Iain Yeah, I think with Duncan, he just all is as the as the political chess game of it, like scandals and how to fix them. I think he almost personally kind of revels in it. He feels like he’s in that element in it. And that’s also one of the geniuses of David’s writing, of setting the story of his. Yeah. From the start it’s unsure where exactly Duncan’s intentions lie, whether how much he’s doing this for Peter, for Peter’s own good in the long run or whether he’s doing it to better himself, it’s quite unclear. Or whether he’s made a mistake in chasing down investigations into Peter’s daughter.
Jace I mean, his whole M.O. seems to be that he’s a problem solver, not a problem maker, and so he’s going to sort of deal with this. But in dealing with it, he actually creates a bigger problem, shining a light on something sort of makes it more apparent. And the fact that Peter then goes to visit Shephill prison and then there’s a riot at that same prison. It’s a very curious chain of events. Within 24 hours of his visit, there is a prison riot. Guards are injured. How related are these events, and how much of this is coincidence, or to put a kind of conspiracy theory hat on, I mean, is someone pulling strings here?
Iain Well, yeah, that’s kind of a side to it that you can’t help when you watch. As you look at it, I think there’s an element to both of them. And for that point of view, with Duncan and Peter, when that comes up, I think from Duncan’s point of view, I think he’s so cocksure. And after what’s happened, obviously with the libel case, I think he just has an air of feeling like he’s invincible a little bit that this can get done. And everyone’s on the up, Dawn’s calling him, she’s doing a reshuffle where he’s going to be getting a big new role. It looks like he’s being a foreign secretary, I think. And so with Duncan, I think he just thinks he’s the smartest person in the room, but in reality, there are a lot of players that are a lot smarter than him, and also things are much bigger than he probably gives them credit for.
Jace Before this next question, let’s take a quick break to hear a word from our sponsors…
Jace Peter Laurence’s line, quote,
Peter I have always been a rule breaker. People like me because I break the rules, that’s my appeal, that’s my USP.
Duncan I hope you’re right, Minister.
Peter Voters think I’m a character and they’d rather be ruled by characters than by zombies.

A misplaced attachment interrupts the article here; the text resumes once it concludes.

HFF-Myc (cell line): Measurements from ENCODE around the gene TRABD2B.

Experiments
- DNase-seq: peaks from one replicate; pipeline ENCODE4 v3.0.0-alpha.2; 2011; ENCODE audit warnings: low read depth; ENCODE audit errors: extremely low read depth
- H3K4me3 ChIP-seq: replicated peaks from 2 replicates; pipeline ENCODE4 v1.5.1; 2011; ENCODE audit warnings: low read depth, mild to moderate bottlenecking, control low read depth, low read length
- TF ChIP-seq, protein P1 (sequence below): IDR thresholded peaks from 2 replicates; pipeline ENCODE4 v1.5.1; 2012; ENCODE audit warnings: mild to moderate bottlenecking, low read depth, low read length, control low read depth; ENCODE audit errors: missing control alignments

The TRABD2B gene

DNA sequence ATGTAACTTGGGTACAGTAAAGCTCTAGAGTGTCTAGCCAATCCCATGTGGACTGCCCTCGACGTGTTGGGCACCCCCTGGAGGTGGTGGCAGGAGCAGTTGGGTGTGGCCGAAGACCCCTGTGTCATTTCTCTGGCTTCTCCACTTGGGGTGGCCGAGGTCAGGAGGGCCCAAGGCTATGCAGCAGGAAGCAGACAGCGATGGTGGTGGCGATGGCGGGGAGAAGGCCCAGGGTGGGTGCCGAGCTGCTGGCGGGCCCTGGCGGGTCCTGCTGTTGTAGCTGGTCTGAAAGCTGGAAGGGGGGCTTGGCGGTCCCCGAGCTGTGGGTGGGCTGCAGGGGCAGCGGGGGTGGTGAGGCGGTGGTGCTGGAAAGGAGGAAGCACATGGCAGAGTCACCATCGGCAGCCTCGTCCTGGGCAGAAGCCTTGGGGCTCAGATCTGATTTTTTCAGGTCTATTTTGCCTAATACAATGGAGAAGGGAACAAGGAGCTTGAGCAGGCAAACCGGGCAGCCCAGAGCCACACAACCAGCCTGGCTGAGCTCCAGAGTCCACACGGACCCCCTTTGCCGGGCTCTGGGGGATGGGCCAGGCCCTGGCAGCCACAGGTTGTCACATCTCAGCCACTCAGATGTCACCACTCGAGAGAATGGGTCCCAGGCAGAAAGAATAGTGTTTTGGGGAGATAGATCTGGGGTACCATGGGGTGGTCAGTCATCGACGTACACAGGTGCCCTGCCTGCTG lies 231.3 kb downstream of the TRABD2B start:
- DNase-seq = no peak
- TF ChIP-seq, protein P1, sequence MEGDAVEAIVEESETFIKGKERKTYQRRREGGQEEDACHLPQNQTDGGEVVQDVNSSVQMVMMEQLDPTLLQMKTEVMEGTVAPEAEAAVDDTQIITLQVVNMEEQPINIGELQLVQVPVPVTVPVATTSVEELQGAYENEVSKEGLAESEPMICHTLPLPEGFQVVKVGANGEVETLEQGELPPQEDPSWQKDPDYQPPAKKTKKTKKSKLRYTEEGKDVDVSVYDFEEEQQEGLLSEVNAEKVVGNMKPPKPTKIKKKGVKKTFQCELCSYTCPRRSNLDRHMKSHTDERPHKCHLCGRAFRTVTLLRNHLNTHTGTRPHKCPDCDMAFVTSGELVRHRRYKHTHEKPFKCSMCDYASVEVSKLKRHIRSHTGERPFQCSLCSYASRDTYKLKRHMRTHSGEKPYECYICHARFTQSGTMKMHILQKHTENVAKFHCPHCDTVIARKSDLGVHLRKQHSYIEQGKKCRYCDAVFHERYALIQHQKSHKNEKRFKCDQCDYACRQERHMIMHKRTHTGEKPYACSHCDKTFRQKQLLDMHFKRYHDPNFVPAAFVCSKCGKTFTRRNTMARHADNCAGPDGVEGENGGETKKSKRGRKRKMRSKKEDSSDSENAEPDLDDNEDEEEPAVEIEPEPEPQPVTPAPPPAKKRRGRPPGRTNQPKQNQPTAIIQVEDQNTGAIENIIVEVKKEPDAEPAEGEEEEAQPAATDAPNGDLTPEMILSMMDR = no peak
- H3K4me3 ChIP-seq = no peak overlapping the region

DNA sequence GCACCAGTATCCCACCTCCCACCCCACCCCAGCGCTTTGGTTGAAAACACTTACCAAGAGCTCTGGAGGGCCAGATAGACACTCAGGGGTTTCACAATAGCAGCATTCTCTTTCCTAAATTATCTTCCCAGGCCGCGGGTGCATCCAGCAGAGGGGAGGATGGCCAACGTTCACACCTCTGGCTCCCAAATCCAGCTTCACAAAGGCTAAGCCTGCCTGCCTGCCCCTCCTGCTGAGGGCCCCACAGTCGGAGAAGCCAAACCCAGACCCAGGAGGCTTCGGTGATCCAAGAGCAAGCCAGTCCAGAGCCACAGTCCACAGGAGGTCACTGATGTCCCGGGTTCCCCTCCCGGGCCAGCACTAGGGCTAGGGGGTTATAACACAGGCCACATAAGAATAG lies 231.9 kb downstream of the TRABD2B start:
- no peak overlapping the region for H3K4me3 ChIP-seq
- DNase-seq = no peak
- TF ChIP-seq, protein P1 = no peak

Jace Gave me the shivers. What’s your take on that line of dialog? And is there an inherent truth to what David here is saying in 2020?
Iain Yes, I think you’re right, I think there are, of course, that there are there are obvious comparisons you could point to. But I also think that that opinion is of Peter Lawrence, that character, who has formed. He has that opinion and that’s it that’s got to go back to saying, that’s the kind of the hypocrisy of him sometimes, is, on the one hand, he portrays himself as a man of the people and being different from most politicians and being straight talking and being honest with people, and yet at the same time, he’s aware of how being like that is playing a political chess game, if that makes sense. So it’s kind of a there’s a there’s a hypocrisy between the two things, I think.
Jace There is a sense that with all of this, Duncan is playing with fire — he’s going behind Peter’s back, he’s trying to minimize damage, but also engineering a DNA link between Peter and an incarcerated prisoner. Is there a sense at all in the next two episodes that this might lead to Duncan becoming, well, political road kill himself?
Iain Yes, totally. He’s going down a very dangerous path. It seems like. And it’s and it seems to be it seems to be gaining. It seems to be gaining traction faster and faster. You know, one problem leads to another problem. And I think he, because of his, because in some ways arrogance, he thinks that I can fix this. And I know, and I’m the person who’s going to do it. And actually, if he was to just hav ecome to Peter the right way with it, he probably would have himself in a much better position.